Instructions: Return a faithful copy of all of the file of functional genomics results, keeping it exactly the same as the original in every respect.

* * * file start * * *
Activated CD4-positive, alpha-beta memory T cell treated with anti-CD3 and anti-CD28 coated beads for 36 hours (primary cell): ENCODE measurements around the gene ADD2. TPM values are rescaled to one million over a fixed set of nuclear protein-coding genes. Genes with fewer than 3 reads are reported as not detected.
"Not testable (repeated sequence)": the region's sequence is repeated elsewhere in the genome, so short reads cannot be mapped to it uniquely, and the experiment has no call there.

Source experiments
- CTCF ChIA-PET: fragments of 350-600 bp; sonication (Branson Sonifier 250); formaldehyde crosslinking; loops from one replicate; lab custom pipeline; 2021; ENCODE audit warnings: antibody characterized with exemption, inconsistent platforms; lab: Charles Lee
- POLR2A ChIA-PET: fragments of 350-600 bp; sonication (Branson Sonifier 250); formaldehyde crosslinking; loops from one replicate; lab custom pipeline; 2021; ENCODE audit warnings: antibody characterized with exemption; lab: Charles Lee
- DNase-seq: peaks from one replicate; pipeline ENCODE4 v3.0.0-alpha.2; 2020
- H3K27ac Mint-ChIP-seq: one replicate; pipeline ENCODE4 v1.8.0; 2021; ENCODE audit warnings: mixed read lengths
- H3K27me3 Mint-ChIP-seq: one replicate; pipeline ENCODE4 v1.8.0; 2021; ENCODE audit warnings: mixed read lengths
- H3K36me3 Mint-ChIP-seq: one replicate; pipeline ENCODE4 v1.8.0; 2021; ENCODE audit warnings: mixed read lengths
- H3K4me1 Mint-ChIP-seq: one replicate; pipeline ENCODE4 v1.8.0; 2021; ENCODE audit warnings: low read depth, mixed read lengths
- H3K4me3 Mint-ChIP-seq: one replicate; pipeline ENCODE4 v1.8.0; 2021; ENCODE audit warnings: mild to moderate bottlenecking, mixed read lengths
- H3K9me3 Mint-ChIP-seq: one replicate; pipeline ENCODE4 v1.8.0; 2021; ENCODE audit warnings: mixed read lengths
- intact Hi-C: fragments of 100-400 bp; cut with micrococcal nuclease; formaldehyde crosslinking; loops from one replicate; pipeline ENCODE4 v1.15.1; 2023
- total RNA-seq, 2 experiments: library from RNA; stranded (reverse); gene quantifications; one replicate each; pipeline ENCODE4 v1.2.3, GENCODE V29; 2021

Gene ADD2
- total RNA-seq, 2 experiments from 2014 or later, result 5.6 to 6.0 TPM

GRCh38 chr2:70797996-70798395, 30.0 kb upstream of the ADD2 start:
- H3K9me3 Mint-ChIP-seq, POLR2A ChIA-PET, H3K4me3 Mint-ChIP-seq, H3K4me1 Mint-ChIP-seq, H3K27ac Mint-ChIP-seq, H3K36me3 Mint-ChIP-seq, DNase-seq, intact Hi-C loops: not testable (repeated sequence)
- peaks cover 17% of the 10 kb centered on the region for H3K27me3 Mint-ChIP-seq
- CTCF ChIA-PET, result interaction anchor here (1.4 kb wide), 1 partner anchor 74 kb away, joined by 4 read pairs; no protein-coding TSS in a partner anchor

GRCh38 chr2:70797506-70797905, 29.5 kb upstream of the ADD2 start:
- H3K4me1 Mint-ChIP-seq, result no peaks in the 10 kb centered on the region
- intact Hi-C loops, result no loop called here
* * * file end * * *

Activated CD4-positive, alpha-beta memory T cell treated with anti-CD3 and anti-CD28 coated beads for 36 hours (primary cell): ENCODE measurements around the gene ADD2. TPM values are rescaled to one million over a fixed set of nuclear protein-coding genes. Genes with fewer than 3 reads are reported as not detected.
"Not testable (repeated sequence)": the region's sequence is repeated elsewhere in the genome, so short reads cannot be mapped to it uniquely, and the experiment has no call there.

Source experiments
- CTCF ChIA-PET: fragments of 350-600 bp; sonication (Branson Sonifier 250); formaldehyde crosslinking; loops from one replicate; lab custom pipeline; 2021; ENCODE audit warnings: antibody characterized with exemption, inconsistent platforms; lab: Charles Lee
- POLR2A ChIA-PET: fragments of 350-600 bp; sonication (Branson Sonifier 250); formaldehyde crosslinking; loops from one replicate; lab custom pipeline; 2021; ENCODE audit warnings: antibody characterized with exemption; lab: Charles Lee
- DNase-seq: peaks from one replicate; pipeline ENCODE4 v3.0.0-alpha.2; 2020
- H3K27ac Mint-ChIP-seq: one replicate; pipeline ENCODE4 v1.8.0; 2021; ENCODE audit warnings: mixed read lengths
- H3K27me3 Mint-ChIP-seq: one replicate; pipeline ENCODE4 v1.8.0; 2021; ENCODE audit warnings: mixed read lengths
- H3K36me3 Mint-ChIP-seq: one replicate; pipeline ENCODE4 v1.8.0; 2021; ENCODE audit warnings: mixed read lengths
- H3K4me1 Mint-ChIP-seq: one replicate; pipeline ENCODE4 v1.8.0; 2021; ENCODE audit warnings: low read depth, mixed read lengths
- H3K4me3 Mint-ChIP-seq: one replicate; pipeline ENCODE4 v1.8.0; 2021; ENCODE audit warnings: mild to moderate bottlenecking, mixed read lengths
- H3K9me3 Mint-ChIP-seq: one replicate; pipeline ENCODE4 v1.8.0; 2021; ENCODE audit warnings: mixed read lengths
- intact Hi-C: fragments of 100-400 bp; cut with micrococcal nuclease; formaldehyde crosslinking; loops from one replicate; pipeline ENCODE4 v1.15.1; 2023
- total RNA-seq, 2 experiments: library from RNA; stranded (reverse); gene quantifications; one replicate each; pipeline ENCODE4 v1.2.3, GENCODE V29; 2021

Gene ADD2
- total RNA-seq, 2 experiments from 2014 or later, result 5.6 to 6.0 TPM

GRCh38 chr2:70797996-70798395, 30.0 kb upstream of the ADD2 start:
- H3K9me3 Mint-ChIP-seq, POLR2A ChIA-PET, H3K4me3 Mint-ChIP-seq, H3K4me1 Mint-ChIP-seq, H3K27ac Mint-ChIP-seq, H3K36me3 Mint-ChIP-seq, DNase-seq, intact Hi-C loops: not testable (repeated sequence)
- peaks cover 17% of the 10 kb centered on the region for H3K27me3 Mint-ChIP-seq
- CTCF ChIA-PET, result interaction anchor here (1.4 kb wide), 1 partner anchor 74 kb away, joined by 4 read pairs; no protein-coding TSS in a partner anchor

GRCh38 chr2:70797506-70797905, 29.5 kb upstream of the ADD2 start:
- H3K4me1 Mint-ChIP-seq, result no peaks in the 10 kb centered on the region
- intact Hi-C loops, result no loop called here